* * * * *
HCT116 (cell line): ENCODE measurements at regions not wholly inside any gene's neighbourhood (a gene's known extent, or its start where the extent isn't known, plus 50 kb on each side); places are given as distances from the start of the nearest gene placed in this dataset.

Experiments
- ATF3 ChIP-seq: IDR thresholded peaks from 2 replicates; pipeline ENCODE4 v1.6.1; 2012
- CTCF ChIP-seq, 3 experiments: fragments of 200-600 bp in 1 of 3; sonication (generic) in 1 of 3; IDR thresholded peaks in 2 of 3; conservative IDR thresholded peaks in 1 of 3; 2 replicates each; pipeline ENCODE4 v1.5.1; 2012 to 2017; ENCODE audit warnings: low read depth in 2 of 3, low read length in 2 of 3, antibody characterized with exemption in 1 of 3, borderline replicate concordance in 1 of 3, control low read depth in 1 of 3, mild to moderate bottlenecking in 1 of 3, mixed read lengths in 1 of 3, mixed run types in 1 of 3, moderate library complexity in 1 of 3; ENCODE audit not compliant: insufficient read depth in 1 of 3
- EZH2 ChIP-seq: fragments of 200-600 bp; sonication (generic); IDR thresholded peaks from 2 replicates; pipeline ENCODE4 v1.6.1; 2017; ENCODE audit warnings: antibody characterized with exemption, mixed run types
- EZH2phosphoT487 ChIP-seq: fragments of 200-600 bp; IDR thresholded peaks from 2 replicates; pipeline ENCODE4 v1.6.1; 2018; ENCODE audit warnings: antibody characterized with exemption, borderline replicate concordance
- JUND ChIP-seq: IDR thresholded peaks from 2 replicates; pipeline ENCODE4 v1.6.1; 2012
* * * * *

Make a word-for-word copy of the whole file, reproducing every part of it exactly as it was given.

HCT116 (cell line): ENCODE measurements at regions not wholly inside any gene's neighbourhood (a gene's known extent, or its start where the extent isn't known, plus 50 kb on each side); places are given as distances from the start of the nearest gene placed in this dataset.

Experiments
- ATF3 ChIP-seq: IDR thresholded peaks from 2 replicates; pipeline ENCODE4 v1.6.1; 2012
- CTCF ChIP-seq, 3 experiments: fragments of 200-600 bp in 1 of 3; sonication (generic) in 1 of 3; IDR thresholded peaks in 2 of 3; conservative IDR thresholded peaks in 1 of 3; 2 replicates each; pipeline ENCODE4 v1.5.1; 2012 to 2017; ENCODE audit warnings: low read depth in 2 of 3, low read length in 2 of 3, antibody characterized with exemption in 1 of 3, borderline replicate concordance in 1 of 3, control low read depth in 1 of 3, mild to moderate bottlenecking in 1 of 3, mixed read lengths in 1 of 3, mixed run types in 1 of 3, moderate library complexity in 1 of 3; ENCODE audit not compliant: insufficient read depth in 1 of 3
- EZH2 ChIP-seq: fragments of 200-600 bp; sonication (generic); IDR thresholded peaks from 2 replicates; pipeline ENCODE4 v1.6.1; 2017; ENCODE audit warnings: antibody characterized with exemption, mixed run types
- EZH2phosphoT487 ChIP-seq: fragments of 200-600 bp; IDR thresholded peaks from 2 replicates; pipeline ENCODE4 v1.6.1; 2018; ENCODE audit warnings: antibody characterized with exemption, borderline replicate concordance
- JUND ChIP-seq: IDR thresholded peaks from 2 replicates; pipeline ENCODE4 v1.6.1; 2012